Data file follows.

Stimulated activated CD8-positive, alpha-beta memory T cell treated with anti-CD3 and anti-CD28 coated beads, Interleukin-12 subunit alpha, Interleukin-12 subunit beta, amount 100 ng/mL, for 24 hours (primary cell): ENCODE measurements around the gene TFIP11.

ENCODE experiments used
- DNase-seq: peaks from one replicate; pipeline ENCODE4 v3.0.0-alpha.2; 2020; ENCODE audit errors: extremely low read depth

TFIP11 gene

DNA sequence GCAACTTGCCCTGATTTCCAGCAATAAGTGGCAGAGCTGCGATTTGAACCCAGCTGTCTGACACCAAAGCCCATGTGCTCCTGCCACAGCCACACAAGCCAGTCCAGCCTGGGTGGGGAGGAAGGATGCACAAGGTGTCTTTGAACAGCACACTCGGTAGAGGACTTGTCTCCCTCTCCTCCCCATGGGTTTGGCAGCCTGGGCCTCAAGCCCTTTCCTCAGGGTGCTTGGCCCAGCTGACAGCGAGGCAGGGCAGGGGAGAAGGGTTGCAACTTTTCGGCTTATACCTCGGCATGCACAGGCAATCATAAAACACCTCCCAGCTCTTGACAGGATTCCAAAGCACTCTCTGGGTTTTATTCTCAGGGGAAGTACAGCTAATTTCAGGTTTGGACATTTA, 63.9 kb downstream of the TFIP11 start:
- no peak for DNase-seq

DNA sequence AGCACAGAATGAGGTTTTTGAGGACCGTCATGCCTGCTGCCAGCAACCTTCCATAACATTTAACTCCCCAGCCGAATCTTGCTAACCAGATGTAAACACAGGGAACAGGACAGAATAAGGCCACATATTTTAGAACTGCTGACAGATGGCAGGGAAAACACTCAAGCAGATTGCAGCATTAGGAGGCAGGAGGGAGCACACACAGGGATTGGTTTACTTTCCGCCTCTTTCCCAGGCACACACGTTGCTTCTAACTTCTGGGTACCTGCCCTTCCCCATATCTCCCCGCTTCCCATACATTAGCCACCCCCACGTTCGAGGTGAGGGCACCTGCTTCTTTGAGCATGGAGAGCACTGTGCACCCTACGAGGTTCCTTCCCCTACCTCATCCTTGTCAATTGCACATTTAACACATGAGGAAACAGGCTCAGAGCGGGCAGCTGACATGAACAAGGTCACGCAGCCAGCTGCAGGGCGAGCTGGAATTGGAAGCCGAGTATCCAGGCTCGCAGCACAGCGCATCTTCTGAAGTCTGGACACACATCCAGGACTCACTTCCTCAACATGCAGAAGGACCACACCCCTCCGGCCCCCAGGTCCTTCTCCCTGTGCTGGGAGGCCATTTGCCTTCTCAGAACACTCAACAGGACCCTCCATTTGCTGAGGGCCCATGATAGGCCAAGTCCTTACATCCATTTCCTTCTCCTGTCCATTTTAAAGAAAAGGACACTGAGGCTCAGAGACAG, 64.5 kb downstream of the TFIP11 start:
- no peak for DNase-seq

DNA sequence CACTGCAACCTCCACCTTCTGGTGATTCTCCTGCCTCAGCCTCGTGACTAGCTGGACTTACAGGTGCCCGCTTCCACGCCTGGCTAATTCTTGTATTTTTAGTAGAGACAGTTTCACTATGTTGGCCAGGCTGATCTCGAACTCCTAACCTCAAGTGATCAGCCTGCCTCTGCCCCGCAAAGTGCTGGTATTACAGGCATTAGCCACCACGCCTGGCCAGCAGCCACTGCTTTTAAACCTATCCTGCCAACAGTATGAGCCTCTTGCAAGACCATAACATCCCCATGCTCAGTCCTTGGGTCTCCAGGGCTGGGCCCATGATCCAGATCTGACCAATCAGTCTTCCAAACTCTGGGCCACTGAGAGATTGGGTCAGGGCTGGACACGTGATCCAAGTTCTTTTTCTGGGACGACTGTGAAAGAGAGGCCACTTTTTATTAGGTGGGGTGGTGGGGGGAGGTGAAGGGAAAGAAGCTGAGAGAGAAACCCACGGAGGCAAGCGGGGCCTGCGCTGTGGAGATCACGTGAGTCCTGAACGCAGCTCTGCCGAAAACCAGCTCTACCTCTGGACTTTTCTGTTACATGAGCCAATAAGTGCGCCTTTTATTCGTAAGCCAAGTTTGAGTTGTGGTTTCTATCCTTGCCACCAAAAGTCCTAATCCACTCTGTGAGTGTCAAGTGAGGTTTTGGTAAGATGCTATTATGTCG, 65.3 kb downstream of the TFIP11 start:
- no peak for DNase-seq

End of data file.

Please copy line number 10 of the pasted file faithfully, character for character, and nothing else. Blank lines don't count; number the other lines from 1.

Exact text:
- no peak for DNase-seq